Why All Americans Should Cheer the FCC's Net Neutrality Decision

This originally appeared on Medium.

On Feb. 26, the Federal Communications Commission, or FCC, adopted Net Neutrality rules. Millions of Americans have been following this issue, yet many more are wondering what exactly just happened, and how it affects them.

So what happened last Thursday? Briefly, the FCC majority, by a 3–2 vote, enacted rules that prevent Internet service providers like Time Warner Cable, Verizon and AT&T from discriminating online, whether Internet users are connecting at home or on mobile devices. This means they cannot block access to websites or create fast lanes to the websites of rich companies that pay them extra to reach Internet users at greater speeds.

For example, Walmart’s website will be equally accessible to Internet users as a small business website. This is why the 1.3 million sellers on the online marketplace, Etsy, including thousands of people of color, have so successfully turned home crafting into successful businesses.

In addition, the FCC exercised its legal authority to impose these rules through a process called “Title II reclassification.” The practical effects of this legal jargon are that the FCC can ensure that Network Neutrality rules withstand legal challenges, and it can move forward with other initiatives to make broadband more affordable and accessible for rural and poor Americans. Indeed, on Thursday FCC Commissioner Clyburn said that this process will allow the FCC to modernize Lifeline, which subsidizes telephone service for poor Americans, for the digital age.

The FCC’s decision is a civil rights victory with special implications for people of color. It opens doors for Internet users to excel academically, economically and politically, all areas where people of color have lagged behind due to economic disparities and discrimination.

For example, Common Core standardized tests require students to be tech savvy. For African American and Latino students, who already face educational disparities, access to an open Internet could mean the difference between passing and failing. Harlyn Pacheco, co-founder of Qlovi, a free K–12 digital literacy platform developed over an Open Internet, uses culturally relevant content to promote reading and writing skills.

In addition to overcoming educational barriers, communities of color use the Open Internet for economic gains. Traditionally, industry gatekeepers decided which creators could participate in the marketplace. But today entrepreneurs of color raise capital and reach large customer bases through the Open Internet. Tabitha Brown, owner of Etsy store “ThePairabirds,” which sells contemporary art featuring people of color, has explained that her customers “are happy to find artwork of people that look like them” and that Etsy promotes “art, design, and styles that are pretty much ignored by the mainstream.”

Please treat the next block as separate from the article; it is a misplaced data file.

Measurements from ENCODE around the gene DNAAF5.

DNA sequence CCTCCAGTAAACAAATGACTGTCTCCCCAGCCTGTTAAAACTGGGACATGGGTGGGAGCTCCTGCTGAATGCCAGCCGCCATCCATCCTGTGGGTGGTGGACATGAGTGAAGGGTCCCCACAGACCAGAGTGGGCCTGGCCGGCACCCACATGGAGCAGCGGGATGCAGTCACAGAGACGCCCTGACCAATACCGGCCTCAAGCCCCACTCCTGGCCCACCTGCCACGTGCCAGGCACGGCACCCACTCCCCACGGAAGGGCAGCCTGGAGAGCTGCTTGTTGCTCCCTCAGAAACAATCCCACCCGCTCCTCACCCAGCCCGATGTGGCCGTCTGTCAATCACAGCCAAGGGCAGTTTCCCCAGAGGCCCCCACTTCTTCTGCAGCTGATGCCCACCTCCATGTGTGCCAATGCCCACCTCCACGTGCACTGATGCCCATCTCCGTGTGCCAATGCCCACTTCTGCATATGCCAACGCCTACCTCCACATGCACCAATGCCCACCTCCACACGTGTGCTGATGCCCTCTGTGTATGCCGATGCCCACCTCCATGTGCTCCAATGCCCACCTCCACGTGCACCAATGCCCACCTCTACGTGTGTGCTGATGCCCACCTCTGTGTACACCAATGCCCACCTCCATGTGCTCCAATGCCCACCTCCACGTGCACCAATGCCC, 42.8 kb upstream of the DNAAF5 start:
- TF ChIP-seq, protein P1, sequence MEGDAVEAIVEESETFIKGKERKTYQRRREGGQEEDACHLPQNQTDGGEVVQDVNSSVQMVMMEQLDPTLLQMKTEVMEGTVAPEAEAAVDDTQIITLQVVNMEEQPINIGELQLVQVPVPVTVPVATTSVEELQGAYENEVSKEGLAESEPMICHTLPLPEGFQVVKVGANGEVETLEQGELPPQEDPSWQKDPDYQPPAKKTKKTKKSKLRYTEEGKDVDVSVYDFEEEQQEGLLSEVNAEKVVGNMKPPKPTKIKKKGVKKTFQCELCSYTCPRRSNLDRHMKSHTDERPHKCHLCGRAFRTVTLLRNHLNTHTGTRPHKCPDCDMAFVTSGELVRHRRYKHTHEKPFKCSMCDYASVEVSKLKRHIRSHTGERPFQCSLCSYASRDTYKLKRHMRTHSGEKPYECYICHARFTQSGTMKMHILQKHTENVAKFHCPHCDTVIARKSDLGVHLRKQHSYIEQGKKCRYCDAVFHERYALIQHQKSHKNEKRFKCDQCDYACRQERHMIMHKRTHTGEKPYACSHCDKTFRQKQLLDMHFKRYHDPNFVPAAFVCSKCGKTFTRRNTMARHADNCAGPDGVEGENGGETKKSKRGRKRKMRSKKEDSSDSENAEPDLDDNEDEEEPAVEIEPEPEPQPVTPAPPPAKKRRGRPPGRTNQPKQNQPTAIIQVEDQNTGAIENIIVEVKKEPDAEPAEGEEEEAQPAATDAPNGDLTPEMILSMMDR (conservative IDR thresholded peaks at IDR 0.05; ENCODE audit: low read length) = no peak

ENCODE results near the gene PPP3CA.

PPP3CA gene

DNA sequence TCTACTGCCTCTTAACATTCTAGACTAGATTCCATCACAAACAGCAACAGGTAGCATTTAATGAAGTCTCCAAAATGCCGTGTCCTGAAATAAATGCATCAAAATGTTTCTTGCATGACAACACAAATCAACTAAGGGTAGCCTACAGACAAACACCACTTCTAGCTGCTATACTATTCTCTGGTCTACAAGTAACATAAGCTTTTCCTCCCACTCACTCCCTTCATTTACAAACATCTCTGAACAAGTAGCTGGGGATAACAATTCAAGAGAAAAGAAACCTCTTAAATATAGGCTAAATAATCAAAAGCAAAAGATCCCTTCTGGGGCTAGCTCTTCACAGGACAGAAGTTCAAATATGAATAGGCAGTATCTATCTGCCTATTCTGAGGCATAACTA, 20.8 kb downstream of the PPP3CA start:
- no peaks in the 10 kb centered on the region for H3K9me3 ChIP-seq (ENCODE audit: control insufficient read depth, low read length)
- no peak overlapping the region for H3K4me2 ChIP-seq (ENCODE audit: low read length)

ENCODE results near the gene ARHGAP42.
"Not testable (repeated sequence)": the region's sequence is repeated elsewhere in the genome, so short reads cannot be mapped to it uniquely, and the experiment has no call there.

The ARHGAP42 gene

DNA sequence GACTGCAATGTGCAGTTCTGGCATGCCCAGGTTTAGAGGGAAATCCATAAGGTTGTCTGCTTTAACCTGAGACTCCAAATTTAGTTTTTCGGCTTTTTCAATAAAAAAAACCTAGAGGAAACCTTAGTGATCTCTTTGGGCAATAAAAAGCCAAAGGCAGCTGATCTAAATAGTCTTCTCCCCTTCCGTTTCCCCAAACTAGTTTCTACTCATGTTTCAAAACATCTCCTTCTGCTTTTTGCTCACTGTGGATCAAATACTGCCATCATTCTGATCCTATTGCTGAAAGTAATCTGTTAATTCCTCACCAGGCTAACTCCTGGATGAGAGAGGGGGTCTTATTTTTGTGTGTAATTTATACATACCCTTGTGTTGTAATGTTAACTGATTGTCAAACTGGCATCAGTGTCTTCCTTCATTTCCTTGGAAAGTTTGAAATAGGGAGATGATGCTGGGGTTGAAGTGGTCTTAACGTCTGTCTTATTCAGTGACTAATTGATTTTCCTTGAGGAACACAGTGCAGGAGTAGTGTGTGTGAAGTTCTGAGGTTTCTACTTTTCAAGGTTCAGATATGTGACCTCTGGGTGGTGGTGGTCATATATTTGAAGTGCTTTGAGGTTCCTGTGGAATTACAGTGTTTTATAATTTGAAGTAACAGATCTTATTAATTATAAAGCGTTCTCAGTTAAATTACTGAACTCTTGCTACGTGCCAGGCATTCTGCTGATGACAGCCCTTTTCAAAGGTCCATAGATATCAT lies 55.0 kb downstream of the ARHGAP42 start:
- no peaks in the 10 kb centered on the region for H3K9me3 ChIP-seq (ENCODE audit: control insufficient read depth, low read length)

Similarly, communities of color frequently use the open Internet to engage in the political process and fight for racial justice. For instance, Erika Andiola, a DREAMer, mobilized people to speak out against immigration raids after posting a video of ICE detaining her family.

The National Hispanic Media Coalition, a nonprofit civil rights and media advocacy organization for the advancement of Latinos, began pushing for Net Neutrality in 2009 while other civil rights organizations were silent on the issue. In comments filed with the FCC in January 2010, NHMC noted that Net Neutrality rules “are necessary to ensure that all people — especially people of color, who have been traditionally under and misrepresented on mainstream media — enjoy opportunities to share their stories fairly and accurately.”

Today over 100 visionary civil rights leaders champion this fight, including the Center for Media Justice, ColorOfChange.org, Free Press’ Joseph Torres, Rep. Raúl Grijalva and Sen. Cory Booker, to name just a few. They understand that the FCC’s Network Neutrality decision will protect the Internet that users have come to expect, and open doors to affordable access for the millions of unconnected Americans.

Those who support Thursday’s FCC decision are Network Neutrality champions. The others are on the wrong side of history and public opinion.

At the end of the day one thing is clear: the FCC officials responsible for this historic decision, Chairman Tom Wheeler, Commissioner Mignon Clyburn and Commissioner Jessica Rosenworcel, will go down in history as digital equality heroes.